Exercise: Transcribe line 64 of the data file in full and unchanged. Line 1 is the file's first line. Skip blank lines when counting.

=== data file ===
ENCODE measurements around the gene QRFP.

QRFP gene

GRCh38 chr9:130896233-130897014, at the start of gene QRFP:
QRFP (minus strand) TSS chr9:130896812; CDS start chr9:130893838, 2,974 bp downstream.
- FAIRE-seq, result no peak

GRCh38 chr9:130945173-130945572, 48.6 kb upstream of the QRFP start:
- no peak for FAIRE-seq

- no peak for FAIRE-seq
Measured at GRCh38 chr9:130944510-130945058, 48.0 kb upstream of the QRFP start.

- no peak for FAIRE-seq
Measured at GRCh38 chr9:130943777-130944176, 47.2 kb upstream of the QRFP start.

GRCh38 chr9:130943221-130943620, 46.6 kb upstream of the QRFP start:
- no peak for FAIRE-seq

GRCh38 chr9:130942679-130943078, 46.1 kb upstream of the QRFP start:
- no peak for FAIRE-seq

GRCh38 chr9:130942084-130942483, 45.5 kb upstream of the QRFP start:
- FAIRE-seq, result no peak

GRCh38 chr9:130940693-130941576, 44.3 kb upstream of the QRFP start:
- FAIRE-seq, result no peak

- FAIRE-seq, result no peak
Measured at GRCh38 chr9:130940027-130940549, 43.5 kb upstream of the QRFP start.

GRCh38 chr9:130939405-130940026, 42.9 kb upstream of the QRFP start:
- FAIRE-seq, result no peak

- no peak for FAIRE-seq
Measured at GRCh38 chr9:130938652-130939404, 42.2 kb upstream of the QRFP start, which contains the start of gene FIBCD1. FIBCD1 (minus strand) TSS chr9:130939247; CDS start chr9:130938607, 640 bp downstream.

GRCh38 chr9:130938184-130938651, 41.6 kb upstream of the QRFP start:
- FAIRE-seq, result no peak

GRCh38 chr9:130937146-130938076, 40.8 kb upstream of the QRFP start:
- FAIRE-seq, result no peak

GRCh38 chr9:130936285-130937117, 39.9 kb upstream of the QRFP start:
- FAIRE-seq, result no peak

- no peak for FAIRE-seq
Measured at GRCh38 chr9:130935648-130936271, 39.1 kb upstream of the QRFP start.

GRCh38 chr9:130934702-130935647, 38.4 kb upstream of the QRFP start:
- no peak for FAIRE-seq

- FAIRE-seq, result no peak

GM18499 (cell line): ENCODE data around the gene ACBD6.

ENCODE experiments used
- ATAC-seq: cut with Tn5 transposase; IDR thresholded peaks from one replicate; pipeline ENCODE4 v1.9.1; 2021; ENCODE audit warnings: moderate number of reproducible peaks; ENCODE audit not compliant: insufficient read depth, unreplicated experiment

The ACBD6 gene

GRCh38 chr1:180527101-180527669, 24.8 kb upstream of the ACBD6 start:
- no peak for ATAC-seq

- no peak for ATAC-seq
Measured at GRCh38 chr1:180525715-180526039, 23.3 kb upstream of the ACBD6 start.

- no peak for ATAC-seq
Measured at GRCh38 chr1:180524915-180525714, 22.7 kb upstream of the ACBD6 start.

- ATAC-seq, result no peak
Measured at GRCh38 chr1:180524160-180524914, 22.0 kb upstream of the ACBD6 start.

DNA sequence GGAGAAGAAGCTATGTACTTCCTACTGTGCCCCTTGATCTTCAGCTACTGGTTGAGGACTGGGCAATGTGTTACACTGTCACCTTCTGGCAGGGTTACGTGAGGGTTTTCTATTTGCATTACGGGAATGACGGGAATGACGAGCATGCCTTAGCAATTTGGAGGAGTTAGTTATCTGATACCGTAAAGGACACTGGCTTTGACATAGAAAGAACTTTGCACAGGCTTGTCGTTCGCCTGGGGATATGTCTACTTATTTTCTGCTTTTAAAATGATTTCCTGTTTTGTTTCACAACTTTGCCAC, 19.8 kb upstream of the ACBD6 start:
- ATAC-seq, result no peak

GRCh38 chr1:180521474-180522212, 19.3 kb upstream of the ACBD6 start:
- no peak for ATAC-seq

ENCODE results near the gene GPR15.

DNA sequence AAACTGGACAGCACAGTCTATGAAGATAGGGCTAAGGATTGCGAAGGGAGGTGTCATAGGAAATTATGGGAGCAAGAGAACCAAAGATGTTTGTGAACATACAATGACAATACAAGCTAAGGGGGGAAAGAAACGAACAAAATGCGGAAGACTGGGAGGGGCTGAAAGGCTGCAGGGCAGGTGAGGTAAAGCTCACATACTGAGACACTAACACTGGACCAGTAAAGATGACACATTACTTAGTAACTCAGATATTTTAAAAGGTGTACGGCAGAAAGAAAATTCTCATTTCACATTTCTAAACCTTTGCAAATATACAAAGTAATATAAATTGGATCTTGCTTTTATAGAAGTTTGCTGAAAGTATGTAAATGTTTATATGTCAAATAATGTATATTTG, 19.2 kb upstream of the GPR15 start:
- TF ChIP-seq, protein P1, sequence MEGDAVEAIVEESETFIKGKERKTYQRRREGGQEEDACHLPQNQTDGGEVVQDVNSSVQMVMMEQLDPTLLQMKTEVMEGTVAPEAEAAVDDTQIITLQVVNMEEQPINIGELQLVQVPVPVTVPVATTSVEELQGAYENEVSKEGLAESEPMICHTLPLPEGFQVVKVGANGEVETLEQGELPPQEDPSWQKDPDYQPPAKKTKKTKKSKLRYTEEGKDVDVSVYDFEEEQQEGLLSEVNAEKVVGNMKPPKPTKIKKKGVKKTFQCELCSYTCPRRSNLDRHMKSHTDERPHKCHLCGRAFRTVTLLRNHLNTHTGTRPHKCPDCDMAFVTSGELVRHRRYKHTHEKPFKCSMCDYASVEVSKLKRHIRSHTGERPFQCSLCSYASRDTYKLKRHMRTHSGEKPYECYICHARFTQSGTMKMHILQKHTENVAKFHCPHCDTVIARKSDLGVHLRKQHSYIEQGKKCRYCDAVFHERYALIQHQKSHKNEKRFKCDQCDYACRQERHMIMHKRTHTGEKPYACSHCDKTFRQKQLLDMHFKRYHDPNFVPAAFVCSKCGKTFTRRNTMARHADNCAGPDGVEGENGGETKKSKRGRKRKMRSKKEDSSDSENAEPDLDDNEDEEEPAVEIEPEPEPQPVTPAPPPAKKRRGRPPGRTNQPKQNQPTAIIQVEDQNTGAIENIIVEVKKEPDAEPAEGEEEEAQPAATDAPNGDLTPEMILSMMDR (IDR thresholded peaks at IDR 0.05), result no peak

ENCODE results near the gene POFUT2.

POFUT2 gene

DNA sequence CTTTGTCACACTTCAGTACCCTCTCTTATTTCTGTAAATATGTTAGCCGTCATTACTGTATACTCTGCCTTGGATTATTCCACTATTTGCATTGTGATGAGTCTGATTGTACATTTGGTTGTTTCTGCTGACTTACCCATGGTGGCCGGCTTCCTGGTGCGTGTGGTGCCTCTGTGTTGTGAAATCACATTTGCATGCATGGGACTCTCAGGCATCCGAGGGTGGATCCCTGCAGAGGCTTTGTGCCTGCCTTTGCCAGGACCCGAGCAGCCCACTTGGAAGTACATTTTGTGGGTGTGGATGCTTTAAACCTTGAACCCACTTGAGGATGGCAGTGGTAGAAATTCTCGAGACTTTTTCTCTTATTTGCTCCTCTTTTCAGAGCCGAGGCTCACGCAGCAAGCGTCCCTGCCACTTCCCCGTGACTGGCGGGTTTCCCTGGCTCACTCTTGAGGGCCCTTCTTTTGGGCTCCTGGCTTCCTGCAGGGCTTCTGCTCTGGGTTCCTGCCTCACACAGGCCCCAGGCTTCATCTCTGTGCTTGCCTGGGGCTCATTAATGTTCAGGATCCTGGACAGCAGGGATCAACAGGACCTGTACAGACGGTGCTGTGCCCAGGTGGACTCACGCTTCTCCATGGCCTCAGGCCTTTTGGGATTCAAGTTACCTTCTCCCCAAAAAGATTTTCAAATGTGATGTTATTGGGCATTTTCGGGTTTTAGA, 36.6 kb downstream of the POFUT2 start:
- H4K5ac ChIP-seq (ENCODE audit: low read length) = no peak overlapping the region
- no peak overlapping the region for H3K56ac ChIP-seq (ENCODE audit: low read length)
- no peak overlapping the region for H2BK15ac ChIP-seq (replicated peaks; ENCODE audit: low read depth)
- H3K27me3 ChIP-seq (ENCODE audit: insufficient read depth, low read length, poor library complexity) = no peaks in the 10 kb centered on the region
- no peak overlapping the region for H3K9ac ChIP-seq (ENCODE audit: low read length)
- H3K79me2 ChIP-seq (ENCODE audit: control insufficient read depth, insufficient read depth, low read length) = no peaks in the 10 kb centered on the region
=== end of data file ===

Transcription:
- H3K79me2 ChIP-seq (ENCODE audit: control insufficient read depth, insufficient read depth, low read length) = no peaks in the 10 kb centered on the region